It’s no secret that the NFL wants back into Los Angeles. The two questions have always been “Can we move a team there?” and “If we can’t, where do we put the other expansion team?”

On the latter, Roger Goodell says London.

I think that would ultimately be very unsuccessful. London couldn’t really maintain sufficient interest to maintain their World League team. The London Monarchs left London on a part-time basis, then completely, well before the league ultimately folded. They actually got off to a good start,but interest faded once the novelty wore off (unlike in Germany, where interest was maintained much longer because they actually enjoy football in that country). Which is why I am unconvinced by what we can learn by the success of the recent games the NFL has played out there.

So no, I don’t think a team in London would work.

But I hope the NFL puts a team in London.

Why? Because that will, after it fails, lead to another team in the United States. And that will be a team in San Antonio, or Portland, or somewhere else of note. If putting teams in foreign cities that are doomed to fail will help me achieve my vision of a 40-team NFL, so be it!

Category: Theater

About the Author

14 Responses to NFL: To London and Back

  1. Mike Hunt Rice says:

    It has been said that there is no greater power than the power of love.

    As someone with a background in numbers, I would argue that there is no greater power than the power of 2.

    32 is a VERY convenient number. 34 would be tough to schedule. Of course if enough money is at stake, they will manage.

    I don’t see the NFL going to London if only because of travel considerations. London is EIGHT time zones away from half of the NFC/AFC West.

    The NFL will not allow a team to move to LA unless they pay a high relocation fee.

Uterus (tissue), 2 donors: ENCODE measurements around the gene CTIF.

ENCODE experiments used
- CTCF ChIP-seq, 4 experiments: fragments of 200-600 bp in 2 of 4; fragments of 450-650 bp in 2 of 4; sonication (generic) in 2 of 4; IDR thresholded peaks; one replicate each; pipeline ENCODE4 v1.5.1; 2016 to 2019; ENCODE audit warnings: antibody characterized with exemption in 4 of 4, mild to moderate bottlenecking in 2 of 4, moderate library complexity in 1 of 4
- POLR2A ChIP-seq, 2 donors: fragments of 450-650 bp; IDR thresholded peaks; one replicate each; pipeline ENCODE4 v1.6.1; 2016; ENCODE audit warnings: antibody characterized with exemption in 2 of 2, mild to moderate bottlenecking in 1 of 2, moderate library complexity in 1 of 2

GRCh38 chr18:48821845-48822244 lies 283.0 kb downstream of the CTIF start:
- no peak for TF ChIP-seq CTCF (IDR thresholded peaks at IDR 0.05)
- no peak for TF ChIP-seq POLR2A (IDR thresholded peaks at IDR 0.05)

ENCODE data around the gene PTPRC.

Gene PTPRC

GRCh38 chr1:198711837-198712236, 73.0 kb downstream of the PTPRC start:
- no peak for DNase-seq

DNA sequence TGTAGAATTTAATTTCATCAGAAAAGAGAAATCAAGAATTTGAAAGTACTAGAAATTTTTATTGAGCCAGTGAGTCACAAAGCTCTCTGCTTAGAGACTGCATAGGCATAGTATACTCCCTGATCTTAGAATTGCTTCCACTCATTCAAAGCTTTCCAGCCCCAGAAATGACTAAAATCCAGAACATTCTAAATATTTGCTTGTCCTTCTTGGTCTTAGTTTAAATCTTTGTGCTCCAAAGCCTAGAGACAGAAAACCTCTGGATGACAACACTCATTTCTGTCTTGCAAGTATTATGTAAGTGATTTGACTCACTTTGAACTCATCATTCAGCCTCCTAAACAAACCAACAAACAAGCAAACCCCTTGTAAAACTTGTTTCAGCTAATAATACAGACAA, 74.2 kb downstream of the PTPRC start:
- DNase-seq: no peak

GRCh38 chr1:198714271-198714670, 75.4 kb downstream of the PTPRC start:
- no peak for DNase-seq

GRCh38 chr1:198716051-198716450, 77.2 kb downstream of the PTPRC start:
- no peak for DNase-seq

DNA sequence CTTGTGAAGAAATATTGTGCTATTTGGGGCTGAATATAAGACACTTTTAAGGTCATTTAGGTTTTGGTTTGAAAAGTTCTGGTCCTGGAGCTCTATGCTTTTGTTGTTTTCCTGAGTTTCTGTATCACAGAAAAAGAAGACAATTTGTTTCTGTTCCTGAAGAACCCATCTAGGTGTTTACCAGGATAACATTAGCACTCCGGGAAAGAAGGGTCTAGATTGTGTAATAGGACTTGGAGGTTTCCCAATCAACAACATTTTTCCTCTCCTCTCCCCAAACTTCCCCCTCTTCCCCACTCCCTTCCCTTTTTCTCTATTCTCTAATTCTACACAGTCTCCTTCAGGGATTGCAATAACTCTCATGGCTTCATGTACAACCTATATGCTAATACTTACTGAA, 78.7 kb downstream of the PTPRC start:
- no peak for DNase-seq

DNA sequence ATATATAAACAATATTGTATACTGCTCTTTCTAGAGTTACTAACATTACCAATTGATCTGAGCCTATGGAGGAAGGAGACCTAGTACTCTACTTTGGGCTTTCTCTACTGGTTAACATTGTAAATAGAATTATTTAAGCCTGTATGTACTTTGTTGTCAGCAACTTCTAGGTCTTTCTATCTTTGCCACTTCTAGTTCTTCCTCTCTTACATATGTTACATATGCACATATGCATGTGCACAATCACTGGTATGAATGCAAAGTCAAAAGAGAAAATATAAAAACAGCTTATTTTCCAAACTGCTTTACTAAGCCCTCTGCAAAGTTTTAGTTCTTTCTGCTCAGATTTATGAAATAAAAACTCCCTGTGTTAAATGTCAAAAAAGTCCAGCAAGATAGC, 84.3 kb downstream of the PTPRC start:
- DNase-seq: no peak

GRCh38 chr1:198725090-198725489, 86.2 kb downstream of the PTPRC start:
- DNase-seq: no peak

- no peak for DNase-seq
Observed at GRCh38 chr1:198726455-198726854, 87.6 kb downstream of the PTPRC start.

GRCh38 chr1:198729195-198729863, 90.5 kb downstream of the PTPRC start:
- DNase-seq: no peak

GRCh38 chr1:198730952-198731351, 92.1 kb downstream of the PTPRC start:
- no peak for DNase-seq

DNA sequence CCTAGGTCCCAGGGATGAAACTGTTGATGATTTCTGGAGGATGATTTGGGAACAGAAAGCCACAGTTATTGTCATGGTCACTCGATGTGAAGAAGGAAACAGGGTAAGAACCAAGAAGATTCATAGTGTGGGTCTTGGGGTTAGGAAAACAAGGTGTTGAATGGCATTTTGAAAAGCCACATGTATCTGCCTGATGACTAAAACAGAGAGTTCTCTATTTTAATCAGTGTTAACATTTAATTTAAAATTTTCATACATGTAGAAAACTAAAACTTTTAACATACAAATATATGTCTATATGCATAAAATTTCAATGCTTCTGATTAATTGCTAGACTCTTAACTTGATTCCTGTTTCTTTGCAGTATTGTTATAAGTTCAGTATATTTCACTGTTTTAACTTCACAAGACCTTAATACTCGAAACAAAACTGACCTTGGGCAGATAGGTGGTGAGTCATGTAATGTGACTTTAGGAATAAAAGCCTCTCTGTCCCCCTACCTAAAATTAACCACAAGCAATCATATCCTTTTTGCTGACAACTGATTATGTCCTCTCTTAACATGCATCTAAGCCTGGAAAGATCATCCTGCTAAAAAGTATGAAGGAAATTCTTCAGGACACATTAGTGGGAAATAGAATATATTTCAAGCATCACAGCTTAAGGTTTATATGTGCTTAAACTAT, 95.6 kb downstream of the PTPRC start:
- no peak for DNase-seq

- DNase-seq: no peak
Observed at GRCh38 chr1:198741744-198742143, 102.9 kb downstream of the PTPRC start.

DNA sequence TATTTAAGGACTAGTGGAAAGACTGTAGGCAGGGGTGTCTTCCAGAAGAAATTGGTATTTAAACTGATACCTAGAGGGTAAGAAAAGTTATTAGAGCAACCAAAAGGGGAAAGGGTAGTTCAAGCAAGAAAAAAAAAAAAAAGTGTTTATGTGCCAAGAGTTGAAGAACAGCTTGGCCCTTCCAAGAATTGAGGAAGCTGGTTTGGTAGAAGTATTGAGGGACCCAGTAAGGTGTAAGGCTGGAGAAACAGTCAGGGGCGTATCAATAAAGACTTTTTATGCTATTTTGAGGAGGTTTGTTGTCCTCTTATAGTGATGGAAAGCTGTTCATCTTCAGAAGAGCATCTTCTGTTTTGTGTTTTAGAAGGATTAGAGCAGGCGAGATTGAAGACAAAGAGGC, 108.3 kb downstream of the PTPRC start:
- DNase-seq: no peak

In either case, the prime candidate is the Jaguars.

    • trumwill says:

      32 is indeed a great number. I also agree that 34 is a bad number. So, yep, they should go straight to 36.

      I hadn’t thought of the time difference. That’s a good point.

  2. Putting a football team in the UK doesn’t work given that there’s already a relatively similar sport, rugby, that’s already popular there.

    FWIW, other than LA, is there any other large city that screams for a team where the owners are guaranteed some degree of an increase in their profits? More teams are worse for the owners because it means another team that splits league-wide revenues ($X divided by 32 teams versus 30 for example), and it can reduce the value of other teams when it’s time to sell.

    • trumwill says:

      Los Angeles is probably the only one that fills that bill without a doubt*. I strongly believe San Antonio would pull its own weight (particularly since it would be pulling in from Austin, as well). I think Orlando, Portland, and others would also do well.

      Honestly, I’d argue SoCal-minus-SD could handle up to three: Los Angeles, Anaheim, and Bakersfield/Riverside.

      Bakersfield/Riverside is in a financial slump, of course. As is Las Vegas, which was previously very well-positioned for a franchise (and maybe still is).

      • Peter says:

        One odd feature of Las Vegas that would make it a challenge for any major sports franchise is that compared to other cities it has by some considerable margin the highest percentage of people working nonstandard hours.

  3. Mike Hunt Rice says:

    I have some comments on the comments over at OT that I would like you to pass along.

    In response to Kolohe:

    Hawaii is 2 time zones west of LA; London is 5 time zones east of NYC, so your math doesn’t make sense to me. Can you elaborate on it?

    In this case, Hawaii does make more sense than London. After all, starting Sunday, the time difference between London and NYC is the same as the time difference between NYC and Hawaii. Also, the PCL had a team in Hawaii for many years, as I’m sure Mike Schilling knows.

    In response to BlaiseP:

    The Giants also don’t have a majority owner. The Maras and the Tisches each own 50%. This is due to a family feud in the Mara family, so that branch of the family sold to the late Bob Tisch.

    This is against current NFL policy, but the Giants have been grandfathered in.

    Speaking of grandfathers, did you know that Kate and Rooney Mara’s great-grandfathers founded the Giants and Steelers?

Leave a Reply

Your email address will not be published. Required fields are marked *

If you are interested in subscribing to new post notifications,
please enter your email address on this page.